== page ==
The United Nations climate change conference, COP26, is currently taking place in the city of Glasgow, Scotland. The world’s governments are (hopefully) figuring out a collective response to the climate crisis, in order to mitigate dangerous climate change. I am lucky to have Observer status at COP and will be tweeting from COP this week.
So far, COP26 has not received great headlines on diversity. The summit has been criticised for focussing on white voices, and silencing the voices of people of colour and indigenous campaigners.
In this blog, I’m going to focus on gender diversity, because today is Gender Day on the COP26 Presidential Programme. How do gender* diversity and climate change relate to each other? And how does this link to geoscience? Let me explain how…
Climate action is a global challenge. It calls for change, at all levels, to ensure global outcomes for the benefit of all. As COP26 is highlighting, climate action is a unique and collective venture, of which the ‘I’ and ‘we’ are so intertwined that 30,000+ people have descended on Glasgow to debate, negotiate and ultimately (again, hopefully) agree on what they, as nations, regions, communities, businesses, NGOs (non-governmental organisations) and civic society can do to contribute to this collaborative effort to ‘tackle’ climate change.
But who are the decision makers? Who negotiates what and for whom? As world leaders gather during the first week of COP26, it is worth reflecting that, globally, there are only 26 women serving as Heads of State and/or Government, representing 24 countries(i.e. only ~12% of all global leaders are women). And that at the current rate of change, it will be 130 years before this gender gap is removed. And that the only female global leaders that have ever been present in the G7 (previously G8) leading nations are Margaret Thatcher and Angela Merkel. And that at the G20 meeting in Rome ahead of COP26, the outgoing German Chancellor Angela Merkel was the only Head of Government present; she was joined by just 4 other women at the negotiating table.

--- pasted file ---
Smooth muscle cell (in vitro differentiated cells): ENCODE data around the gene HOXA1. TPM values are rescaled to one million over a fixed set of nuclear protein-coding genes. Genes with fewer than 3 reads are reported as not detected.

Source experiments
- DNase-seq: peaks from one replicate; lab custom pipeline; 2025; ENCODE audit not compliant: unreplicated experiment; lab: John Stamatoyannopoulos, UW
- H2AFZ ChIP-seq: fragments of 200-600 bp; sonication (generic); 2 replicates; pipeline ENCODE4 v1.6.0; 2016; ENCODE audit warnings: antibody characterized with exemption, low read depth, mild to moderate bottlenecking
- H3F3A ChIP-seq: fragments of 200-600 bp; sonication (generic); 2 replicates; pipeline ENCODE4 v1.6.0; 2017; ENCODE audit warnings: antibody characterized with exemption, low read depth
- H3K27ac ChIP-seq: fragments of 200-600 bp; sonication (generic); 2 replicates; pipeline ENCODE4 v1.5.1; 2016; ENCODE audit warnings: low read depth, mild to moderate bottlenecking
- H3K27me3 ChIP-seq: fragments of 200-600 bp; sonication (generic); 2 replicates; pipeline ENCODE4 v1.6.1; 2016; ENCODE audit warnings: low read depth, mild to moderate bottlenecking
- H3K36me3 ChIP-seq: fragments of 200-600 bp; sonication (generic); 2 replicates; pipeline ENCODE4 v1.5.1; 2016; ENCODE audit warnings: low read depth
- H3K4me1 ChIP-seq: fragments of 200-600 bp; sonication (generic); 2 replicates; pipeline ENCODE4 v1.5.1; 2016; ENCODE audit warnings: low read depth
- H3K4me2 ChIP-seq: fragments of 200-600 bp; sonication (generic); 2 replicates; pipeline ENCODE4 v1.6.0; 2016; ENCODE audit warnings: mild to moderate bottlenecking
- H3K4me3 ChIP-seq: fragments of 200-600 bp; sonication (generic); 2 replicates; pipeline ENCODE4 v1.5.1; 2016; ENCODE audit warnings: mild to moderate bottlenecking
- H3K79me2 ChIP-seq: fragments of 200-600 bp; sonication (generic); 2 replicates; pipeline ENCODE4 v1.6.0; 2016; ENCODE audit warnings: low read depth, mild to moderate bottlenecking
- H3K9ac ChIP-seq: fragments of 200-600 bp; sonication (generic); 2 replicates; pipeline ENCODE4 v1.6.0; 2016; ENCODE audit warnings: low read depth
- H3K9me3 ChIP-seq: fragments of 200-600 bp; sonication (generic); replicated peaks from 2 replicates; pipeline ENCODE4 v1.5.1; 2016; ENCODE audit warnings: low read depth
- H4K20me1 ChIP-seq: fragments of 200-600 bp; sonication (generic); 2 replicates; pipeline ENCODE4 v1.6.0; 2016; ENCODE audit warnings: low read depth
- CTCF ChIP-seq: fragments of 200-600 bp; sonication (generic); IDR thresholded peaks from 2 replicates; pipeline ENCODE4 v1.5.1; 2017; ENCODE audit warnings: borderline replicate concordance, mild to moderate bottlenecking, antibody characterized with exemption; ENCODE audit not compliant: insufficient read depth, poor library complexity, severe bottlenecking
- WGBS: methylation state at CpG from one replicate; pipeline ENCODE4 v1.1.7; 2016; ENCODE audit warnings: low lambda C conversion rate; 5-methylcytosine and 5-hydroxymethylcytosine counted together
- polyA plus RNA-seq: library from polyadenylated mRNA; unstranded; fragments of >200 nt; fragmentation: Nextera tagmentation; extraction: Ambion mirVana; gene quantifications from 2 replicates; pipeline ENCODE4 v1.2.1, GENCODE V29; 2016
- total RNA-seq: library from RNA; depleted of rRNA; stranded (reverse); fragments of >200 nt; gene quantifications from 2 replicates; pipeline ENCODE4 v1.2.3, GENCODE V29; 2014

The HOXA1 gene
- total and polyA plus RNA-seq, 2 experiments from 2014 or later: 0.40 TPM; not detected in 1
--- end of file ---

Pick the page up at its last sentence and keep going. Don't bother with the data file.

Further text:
Lack of women at the negotiating table of global leadership needs to change. It has been shown that women are generally more collaborative and equity focused. These are qualities much needed to agree a collective climate action and to secure a fair and sustainable future for our planet. What strikes me is how many of the leading voices in younger generations are women; global names like Vanessa Nakate and Greta Thunberg. Meet Jessie too, the 16-year-old schoolgirl cycling from her home in Devon to COP26 in Glasgow (@people_pedal_power) to raise awareness of the challenges facing our planet.
When I was passing through Heathrow airport in London last week, adverts of solemn-faced young girls from all over the globe adorned bill boards asking for fairness and equity as our global leaders make decisions on their fate. Right next to them, adverts for luxury shoes and handbags. The complexity of modern capitalism and airport wealth and the ability to afford and benefit from global travel is stark. I reflect that I am one of the lucky ones. Although not in business class skipping the baggage queues (much to my young daughter’s annoyance!), I have untold wealth and choices compared to the girls calling for climate action. Who are they? Where do they live? What are their lives like? How will climate change affect them, and my own 10-year-old daughter, as they grow-up? Have they even heard of COP? Do they know their images are being used in this way? The thoughts scurry through my head. Many of the international leaders and representatives will come through Heathrow airport on route to Glasgow, burning carbon-laden airplane fuel and staying in expensive hotels. As they pass through, I ask myself “what will they reflect on?”